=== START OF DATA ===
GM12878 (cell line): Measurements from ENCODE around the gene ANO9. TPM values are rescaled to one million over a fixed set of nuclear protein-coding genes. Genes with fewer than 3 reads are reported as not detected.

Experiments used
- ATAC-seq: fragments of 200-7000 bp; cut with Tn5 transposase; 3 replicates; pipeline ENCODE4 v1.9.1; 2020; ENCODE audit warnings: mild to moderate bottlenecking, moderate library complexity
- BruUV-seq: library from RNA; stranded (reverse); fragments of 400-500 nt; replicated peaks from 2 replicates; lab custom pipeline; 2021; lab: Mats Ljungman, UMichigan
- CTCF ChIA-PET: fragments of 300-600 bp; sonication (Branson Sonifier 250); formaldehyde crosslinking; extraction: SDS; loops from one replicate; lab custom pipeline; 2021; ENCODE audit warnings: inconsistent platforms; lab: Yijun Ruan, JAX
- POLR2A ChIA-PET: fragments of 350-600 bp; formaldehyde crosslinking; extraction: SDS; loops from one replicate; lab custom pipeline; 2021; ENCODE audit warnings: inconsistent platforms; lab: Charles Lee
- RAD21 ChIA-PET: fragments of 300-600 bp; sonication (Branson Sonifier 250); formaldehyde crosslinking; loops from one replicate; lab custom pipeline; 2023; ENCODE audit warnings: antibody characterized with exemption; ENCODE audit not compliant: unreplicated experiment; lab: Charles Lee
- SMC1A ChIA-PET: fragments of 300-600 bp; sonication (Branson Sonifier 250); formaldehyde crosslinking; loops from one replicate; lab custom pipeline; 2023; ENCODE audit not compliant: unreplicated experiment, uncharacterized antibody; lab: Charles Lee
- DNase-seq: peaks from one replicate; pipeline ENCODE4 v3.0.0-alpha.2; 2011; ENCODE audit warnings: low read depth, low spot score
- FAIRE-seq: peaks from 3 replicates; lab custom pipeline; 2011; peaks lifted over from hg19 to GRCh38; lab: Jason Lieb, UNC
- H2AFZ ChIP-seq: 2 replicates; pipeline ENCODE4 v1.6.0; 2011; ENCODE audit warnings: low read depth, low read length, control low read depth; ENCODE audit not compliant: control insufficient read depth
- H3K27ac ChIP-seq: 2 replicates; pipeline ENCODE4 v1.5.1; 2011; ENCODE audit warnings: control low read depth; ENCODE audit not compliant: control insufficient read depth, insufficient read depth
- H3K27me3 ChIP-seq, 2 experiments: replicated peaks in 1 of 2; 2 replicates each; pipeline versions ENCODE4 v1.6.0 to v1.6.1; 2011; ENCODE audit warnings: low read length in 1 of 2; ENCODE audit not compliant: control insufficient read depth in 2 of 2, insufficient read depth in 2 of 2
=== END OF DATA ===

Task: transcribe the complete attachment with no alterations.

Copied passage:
GM12878 (cell line): Measurements from ENCODE around the gene ANO9. TPM values are rescaled to one million over a fixed set of nuclear protein-coding genes. Genes with fewer than 3 reads are reported as not detected.

Experiments used
- ATAC-seq: fragments of 200-7000 bp; cut with Tn5 transposase; 3 replicates; pipeline ENCODE4 v1.9.1; 2020; ENCODE audit warnings: mild to moderate bottlenecking, moderate library complexity
- BruUV-seq: library from RNA; stranded (reverse); fragments of 400-500 nt; replicated peaks from 2 replicates; lab custom pipeline; 2021; lab: Mats Ljungman, UMichigan
- CTCF ChIA-PET: fragments of 300-600 bp; sonication (Branson Sonifier 250); formaldehyde crosslinking; extraction: SDS; loops from one replicate; lab custom pipeline; 2021; ENCODE audit warnings: inconsistent platforms; lab: Yijun Ruan, JAX
- POLR2A ChIA-PET: fragments of 350-600 bp; formaldehyde crosslinking; extraction: SDS; loops from one replicate; lab custom pipeline; 2021; ENCODE audit warnings: inconsistent platforms; lab: Charles Lee
- RAD21 ChIA-PET: fragments of 300-600 bp; sonication (Branson Sonifier 250); formaldehyde crosslinking; loops from one replicate; lab custom pipeline; 2023; ENCODE audit warnings: antibody characterized with exemption; ENCODE audit not compliant: unreplicated experiment; lab: Charles Lee
- SMC1A ChIA-PET: fragments of 300-600 bp; sonication (Branson Sonifier 250); formaldehyde crosslinking; loops from one replicate; lab custom pipeline; 2023; ENCODE audit not compliant: unreplicated experiment, uncharacterized antibody; lab: Charles Lee
- DNase-seq: peaks from one replicate; pipeline ENCODE4 v3.0.0-alpha.2; 2011; ENCODE audit warnings: low read depth, low spot score
- FAIRE-seq: peaks from 3 replicates; lab custom pipeline; 2011; peaks lifted over from hg19 to GRCh38; lab: Jason Lieb, UNC
- H2AFZ ChIP-seq: 2 replicates; pipeline ENCODE4 v1.6.0; 2011; ENCODE audit warnings: low read depth, low read length, control low read depth; ENCODE audit not compliant: control insufficient read depth
- H3K27ac ChIP-seq: 2 replicates; pipeline ENCODE4 v1.5.1; 2011; ENCODE audit warnings: control low read depth; ENCODE audit not compliant: control insufficient read depth, insufficient read depth
- H3K27me3 ChIP-seq, 2 experiments: replicated peaks in 1 of 2; 2 replicates each; pipeline versions ENCODE4 v1.6.0 to v1.6.1; 2011; ENCODE audit warnings: low read length in 1 of 2; ENCODE audit not compliant: control insufficient read depth in 2 of 2, insufficient read depth in 2 of 2